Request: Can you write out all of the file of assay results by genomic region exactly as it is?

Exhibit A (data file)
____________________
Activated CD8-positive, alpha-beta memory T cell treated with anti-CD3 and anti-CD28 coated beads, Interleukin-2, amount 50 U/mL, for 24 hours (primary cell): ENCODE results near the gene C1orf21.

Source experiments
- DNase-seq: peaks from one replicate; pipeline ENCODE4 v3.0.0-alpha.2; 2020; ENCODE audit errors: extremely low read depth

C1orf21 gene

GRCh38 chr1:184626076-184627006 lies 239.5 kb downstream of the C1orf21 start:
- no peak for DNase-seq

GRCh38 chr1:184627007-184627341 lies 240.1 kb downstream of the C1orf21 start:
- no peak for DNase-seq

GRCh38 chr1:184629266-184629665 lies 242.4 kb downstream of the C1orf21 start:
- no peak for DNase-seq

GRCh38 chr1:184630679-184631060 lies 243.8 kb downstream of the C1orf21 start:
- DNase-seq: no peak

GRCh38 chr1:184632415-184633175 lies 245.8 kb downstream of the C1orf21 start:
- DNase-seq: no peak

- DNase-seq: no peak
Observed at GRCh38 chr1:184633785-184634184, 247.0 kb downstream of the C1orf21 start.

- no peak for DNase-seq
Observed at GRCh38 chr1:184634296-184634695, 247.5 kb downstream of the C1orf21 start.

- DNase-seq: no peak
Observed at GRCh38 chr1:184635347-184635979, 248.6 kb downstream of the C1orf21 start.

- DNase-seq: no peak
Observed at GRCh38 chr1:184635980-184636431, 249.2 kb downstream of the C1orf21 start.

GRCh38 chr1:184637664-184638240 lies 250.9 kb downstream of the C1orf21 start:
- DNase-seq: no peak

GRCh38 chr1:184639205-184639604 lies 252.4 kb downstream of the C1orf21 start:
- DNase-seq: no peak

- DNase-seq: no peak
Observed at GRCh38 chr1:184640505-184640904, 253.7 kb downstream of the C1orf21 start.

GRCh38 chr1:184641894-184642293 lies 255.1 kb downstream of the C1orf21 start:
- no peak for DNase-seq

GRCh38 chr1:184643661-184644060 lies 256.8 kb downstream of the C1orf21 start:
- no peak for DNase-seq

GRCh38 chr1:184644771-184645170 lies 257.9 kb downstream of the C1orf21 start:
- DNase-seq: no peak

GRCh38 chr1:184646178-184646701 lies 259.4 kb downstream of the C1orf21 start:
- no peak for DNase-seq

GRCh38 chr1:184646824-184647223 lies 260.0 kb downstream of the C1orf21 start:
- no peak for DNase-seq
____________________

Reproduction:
Activated CD8-positive, alpha-beta memory T cell treated with anti-CD3 and anti-CD28 coated beads, Interleukin-2, amount 50 U/mL, for 24 hours (primary cell): ENCODE results near the gene C1orf21.

Source experiments
- DNase-seq: peaks from one replicate; pipeline ENCODE4 v3.0.0-alpha.2; 2020; ENCODE audit errors: extremely low read depth

C1orf21 gene

GRCh38 chr1:184626076-184627006 lies 239.5 kb downstream of the C1orf21 start:
- no peak for DNase-seq

GRCh38 chr1:184627007-184627341 lies 240.1 kb downstream of the C1orf21 start:
- no peak for DNase-seq

GRCh38 chr1:184629266-184629665 lies 242.4 kb downstream of the C1orf21 start:
- no peak for DNase-seq

GRCh38 chr1:184630679-184631060 lies 243.8 kb downstream of the C1orf21 start:
- DNase-seq: no peak

GRCh38 chr1:184632415-184633175 lies 245.8 kb downstream of the C1orf21 start:
- DNase-seq: no peak

- DNase-seq: no peak
Observed at GRCh38 chr1:184633785-184634184, 247.0 kb downstream of the C1orf21 start.

- no peak for DNase-seq
Observed at GRCh38 chr1:184634296-184634695, 247.5 kb downstream of the C1orf21 start.

- DNase-seq: no peak
Observed at GRCh38 chr1:184635347-184635979, 248.6 kb downstream of the C1orf21 start.

- DNase-seq: no peak
Observed at GRCh38 chr1:184635980-184636431, 249.2 kb downstream of the C1orf21 start.

GRCh38 chr1:184637664-184638240 lies 250.9 kb downstream of the C1orf21 start:
- DNase-seq: no peak

GRCh38 chr1:184639205-184639604 lies 252.4 kb downstream of the C1orf21 start:
- DNase-seq: no peak

- DNase-seq: no peak
Observed at GRCh38 chr1:184640505-184640904, 253.7 kb downstream of the C1orf21 start.

GRCh38 chr1:184641894-184642293 lies 255.1 kb downstream of the C1orf21 start:
- no peak for DNase-seq

GRCh38 chr1:184643661-184644060 lies 256.8 kb downstream of the C1orf21 start:
- no peak for DNase-seq

GRCh38 chr1:184644771-184645170 lies 257.9 kb downstream of the C1orf21 start:
- DNase-seq: no peak

GRCh38 chr1:184646178-184646701 lies 259.4 kb downstream of the C1orf21 start:
- no peak for DNase-seq

GRCh38 chr1:184646824-184647223 lies 260.0 kb downstream of the C1orf21 start:
- no peak for DNase-seq